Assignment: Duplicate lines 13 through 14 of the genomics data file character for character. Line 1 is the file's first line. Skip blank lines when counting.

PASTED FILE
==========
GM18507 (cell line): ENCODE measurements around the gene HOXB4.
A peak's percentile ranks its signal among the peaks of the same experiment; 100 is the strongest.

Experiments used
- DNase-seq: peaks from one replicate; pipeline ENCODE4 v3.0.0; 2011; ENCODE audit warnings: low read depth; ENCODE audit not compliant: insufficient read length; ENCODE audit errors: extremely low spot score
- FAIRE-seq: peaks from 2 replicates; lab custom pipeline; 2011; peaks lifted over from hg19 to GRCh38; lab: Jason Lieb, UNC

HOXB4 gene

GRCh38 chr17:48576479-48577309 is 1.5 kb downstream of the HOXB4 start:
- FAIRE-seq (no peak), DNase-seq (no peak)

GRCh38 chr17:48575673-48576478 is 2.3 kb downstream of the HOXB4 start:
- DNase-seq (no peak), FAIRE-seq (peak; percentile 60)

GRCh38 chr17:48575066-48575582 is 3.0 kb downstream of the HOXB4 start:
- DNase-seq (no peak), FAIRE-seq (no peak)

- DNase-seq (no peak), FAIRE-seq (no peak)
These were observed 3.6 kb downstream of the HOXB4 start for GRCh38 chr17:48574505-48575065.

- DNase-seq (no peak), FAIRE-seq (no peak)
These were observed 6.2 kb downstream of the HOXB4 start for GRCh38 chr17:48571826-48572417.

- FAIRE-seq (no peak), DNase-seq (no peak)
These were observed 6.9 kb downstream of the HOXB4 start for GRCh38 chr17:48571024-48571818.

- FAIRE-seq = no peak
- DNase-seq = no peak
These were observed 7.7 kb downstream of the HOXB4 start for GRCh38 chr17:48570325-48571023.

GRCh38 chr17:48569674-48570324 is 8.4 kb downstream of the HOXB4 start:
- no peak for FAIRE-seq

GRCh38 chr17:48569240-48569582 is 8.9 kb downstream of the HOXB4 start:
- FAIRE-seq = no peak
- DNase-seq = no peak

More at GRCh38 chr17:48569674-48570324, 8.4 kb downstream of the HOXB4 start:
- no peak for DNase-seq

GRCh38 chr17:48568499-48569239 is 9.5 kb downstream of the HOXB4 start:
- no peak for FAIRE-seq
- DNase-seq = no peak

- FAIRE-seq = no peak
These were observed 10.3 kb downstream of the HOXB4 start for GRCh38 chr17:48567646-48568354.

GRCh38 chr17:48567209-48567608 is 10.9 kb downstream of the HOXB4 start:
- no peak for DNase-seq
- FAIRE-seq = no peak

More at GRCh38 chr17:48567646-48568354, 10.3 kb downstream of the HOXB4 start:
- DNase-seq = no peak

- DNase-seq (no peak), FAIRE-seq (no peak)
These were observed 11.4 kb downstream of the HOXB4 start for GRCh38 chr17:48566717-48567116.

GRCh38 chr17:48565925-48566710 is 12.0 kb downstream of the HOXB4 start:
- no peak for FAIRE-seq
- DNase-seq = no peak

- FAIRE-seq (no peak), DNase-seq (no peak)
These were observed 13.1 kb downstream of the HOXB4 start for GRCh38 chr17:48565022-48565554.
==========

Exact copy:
- DNase-seq (no peak), FAIRE-seq (no peak)
These were observed 3.6 kb downstream of the HOXB4 start for GRCh38 chr17:48574505-48575065.